US: December Fed hike but then a Powell pause? - Westpac
Fed chair Yellen submitted her resignation this week, understandably not tempted to accept a demotion to governor – a role she was entitled to hold until 2024, but there is plenty of work to do before she hands over to Jay Powell, suggests Sean Callow, Research Analyst at Westpac.
“The week ahead includes the start of Powell’s nomination hearings in the Senate but Yellen will be the one speaking on behalf of the FOMC as she addresses Congress’ Joint Economic Committee.”
“We heard from Yellen in a more informal setting this week. She was careful as always with her words but it was still striking to hear Yellen say that while “we” expect inflation to rise over the next year or two, “I’m very uncertain about this.” Markets remain very confident about the Fed raising the funds rate to 1.25-1.50% next month. But that leaves a lot of questions unanswered about 2018.”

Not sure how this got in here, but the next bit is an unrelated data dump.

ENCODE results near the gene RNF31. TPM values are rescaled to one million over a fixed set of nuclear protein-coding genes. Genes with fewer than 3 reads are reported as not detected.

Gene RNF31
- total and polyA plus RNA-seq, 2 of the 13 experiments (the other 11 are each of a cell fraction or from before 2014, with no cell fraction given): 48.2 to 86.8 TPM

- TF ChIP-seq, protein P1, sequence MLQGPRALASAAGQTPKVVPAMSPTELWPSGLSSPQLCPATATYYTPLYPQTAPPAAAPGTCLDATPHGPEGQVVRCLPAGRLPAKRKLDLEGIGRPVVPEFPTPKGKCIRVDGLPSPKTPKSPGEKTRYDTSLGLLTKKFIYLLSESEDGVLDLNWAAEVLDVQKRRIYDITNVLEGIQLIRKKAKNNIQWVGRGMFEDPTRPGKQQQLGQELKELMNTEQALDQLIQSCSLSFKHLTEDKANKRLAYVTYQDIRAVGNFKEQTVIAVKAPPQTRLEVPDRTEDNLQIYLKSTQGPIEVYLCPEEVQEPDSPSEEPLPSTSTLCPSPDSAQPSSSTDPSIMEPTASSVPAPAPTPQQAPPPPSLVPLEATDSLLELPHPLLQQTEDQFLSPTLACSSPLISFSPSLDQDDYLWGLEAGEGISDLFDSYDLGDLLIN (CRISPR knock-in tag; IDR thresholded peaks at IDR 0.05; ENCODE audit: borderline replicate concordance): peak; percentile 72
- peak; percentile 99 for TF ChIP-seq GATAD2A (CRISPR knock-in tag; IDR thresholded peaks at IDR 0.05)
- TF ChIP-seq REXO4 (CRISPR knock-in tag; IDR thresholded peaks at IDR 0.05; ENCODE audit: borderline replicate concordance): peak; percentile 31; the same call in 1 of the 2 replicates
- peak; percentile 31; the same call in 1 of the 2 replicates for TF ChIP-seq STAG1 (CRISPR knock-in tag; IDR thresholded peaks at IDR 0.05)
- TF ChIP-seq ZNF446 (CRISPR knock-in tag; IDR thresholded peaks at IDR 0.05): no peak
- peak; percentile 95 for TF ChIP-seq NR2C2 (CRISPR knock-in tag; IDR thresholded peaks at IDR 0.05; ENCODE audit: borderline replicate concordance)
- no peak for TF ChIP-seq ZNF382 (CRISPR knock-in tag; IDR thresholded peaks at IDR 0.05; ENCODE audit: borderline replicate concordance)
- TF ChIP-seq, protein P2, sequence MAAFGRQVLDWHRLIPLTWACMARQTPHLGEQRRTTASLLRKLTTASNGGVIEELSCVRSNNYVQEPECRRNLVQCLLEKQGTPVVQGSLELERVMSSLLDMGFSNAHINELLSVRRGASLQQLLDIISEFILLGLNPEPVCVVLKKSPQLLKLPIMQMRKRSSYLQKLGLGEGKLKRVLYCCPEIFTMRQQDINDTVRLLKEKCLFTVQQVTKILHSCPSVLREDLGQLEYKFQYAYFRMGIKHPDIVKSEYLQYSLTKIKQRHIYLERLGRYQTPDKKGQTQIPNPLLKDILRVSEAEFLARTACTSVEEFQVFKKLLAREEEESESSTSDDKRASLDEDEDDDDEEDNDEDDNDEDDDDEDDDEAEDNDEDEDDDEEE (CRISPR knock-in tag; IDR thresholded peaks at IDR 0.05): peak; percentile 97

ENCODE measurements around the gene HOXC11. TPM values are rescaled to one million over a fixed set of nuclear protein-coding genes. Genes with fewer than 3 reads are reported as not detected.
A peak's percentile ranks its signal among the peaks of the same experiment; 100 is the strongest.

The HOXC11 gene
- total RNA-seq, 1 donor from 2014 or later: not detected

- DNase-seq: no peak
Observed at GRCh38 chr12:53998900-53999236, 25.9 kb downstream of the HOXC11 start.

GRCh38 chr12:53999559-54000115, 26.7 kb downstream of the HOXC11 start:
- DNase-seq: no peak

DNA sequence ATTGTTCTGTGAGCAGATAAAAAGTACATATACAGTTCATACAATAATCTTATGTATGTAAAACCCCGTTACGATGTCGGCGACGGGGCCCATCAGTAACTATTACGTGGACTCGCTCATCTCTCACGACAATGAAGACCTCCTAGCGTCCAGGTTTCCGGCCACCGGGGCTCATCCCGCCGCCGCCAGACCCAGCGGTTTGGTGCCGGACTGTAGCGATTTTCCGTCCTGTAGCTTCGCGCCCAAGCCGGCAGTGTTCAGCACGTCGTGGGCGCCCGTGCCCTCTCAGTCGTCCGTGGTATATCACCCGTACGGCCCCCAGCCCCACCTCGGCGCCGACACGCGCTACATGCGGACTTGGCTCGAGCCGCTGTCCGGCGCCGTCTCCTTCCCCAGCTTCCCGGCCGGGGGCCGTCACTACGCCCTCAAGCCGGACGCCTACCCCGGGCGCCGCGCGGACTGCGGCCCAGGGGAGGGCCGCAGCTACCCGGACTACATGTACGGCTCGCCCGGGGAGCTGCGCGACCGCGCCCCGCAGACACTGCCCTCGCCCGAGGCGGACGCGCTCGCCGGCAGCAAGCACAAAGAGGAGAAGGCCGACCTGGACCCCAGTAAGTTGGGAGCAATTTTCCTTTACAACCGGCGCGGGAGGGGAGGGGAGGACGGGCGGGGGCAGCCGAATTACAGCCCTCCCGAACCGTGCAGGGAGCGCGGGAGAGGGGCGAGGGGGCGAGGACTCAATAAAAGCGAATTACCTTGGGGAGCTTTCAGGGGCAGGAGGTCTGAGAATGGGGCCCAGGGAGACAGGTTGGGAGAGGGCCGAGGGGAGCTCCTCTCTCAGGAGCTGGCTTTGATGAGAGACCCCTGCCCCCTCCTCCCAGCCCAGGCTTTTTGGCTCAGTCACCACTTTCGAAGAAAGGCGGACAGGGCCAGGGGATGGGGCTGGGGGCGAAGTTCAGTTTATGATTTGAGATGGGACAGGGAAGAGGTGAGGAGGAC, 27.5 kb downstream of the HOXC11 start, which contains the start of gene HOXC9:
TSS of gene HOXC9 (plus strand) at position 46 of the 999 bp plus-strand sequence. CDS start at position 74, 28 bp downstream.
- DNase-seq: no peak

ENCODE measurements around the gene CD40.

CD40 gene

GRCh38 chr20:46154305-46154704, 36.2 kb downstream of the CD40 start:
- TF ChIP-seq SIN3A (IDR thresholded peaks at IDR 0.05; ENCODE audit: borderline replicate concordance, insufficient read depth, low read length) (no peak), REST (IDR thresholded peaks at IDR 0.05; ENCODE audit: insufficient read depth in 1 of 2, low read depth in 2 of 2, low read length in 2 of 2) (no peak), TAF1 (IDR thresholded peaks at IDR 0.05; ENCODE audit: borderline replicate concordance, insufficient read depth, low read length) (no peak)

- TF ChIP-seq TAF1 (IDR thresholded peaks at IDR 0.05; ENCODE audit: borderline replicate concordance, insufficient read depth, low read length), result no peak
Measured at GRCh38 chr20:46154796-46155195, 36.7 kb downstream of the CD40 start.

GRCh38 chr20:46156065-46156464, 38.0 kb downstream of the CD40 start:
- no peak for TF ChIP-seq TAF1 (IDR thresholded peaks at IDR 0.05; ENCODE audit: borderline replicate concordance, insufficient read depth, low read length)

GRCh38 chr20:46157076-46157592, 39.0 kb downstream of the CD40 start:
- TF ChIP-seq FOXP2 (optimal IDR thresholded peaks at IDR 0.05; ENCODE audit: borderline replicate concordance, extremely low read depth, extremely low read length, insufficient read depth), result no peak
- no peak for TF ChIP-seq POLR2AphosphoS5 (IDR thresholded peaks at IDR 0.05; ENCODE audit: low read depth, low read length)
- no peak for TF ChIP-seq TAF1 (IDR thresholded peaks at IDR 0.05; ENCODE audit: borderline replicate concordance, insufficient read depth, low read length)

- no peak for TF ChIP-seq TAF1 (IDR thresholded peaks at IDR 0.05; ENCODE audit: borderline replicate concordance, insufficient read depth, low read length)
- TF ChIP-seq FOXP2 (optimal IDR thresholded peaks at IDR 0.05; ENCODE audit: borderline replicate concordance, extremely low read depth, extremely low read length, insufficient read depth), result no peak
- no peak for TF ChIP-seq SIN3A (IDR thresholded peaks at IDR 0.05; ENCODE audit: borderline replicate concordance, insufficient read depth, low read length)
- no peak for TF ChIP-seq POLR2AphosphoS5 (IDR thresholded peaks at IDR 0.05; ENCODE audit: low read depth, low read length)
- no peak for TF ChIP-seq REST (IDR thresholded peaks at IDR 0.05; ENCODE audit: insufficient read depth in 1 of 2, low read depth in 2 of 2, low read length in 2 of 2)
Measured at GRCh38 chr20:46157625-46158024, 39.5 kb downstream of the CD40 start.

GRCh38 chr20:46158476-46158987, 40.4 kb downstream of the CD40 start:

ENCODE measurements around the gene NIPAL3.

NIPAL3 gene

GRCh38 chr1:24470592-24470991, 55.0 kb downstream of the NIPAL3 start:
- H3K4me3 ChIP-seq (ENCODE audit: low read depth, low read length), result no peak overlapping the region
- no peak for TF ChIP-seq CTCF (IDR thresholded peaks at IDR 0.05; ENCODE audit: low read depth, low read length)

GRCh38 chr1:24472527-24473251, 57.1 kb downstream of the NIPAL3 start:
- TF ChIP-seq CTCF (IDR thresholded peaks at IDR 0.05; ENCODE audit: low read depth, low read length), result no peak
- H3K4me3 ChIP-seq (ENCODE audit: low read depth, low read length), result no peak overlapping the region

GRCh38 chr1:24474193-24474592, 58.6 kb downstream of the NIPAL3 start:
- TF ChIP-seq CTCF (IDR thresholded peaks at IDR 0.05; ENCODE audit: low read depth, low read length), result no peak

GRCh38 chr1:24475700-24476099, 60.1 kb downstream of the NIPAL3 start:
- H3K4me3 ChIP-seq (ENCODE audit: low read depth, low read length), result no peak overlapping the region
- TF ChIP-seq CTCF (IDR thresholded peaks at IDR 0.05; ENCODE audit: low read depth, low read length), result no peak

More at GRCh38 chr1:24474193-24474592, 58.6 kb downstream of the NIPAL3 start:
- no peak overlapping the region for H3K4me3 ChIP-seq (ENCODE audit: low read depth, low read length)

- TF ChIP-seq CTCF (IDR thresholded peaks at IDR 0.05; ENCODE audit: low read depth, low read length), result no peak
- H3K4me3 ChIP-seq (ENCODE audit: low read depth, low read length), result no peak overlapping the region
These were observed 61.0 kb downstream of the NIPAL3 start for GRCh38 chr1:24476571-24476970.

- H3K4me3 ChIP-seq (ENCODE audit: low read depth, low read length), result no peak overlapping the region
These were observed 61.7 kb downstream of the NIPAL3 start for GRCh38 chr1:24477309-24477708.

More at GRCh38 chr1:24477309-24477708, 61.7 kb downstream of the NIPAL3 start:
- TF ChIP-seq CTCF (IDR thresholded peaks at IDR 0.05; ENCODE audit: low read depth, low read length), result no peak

“The 31 Oct-1 Nov FOMC minutes revealed that while “many” members were ready to raise rates near term, “a few” others wanted to wait. As 2017 began, US core inflation was running around 1.9% y/y and the FOMC median projection was 1.8% by end-2017. Instead, the latest reading is 1.3%. So this debate may well deepen into early 2018 as Powell prepares to take the reins.”
“Short term, this is one factor in our neutral Dollar Index view. But looking at US yields since early September, the steep rise in the 2 year part of the curve has helped drive yield spreads in the dollar’s favour. In Australia’s case, this has been accentuated by lower AU yields. Soft readings on CPI and wages have played a role and this week RBA governor Lowe said that, “there is not a strong case for a near-term adjustment in monetary policy.”
“This fits Westpac’s long-held view of steady rates in 2018 but markets are still leaning towards a hike. As the chart shows, AUD/USD could have some way to fall next year, even if it stabilizes in the week ahead.”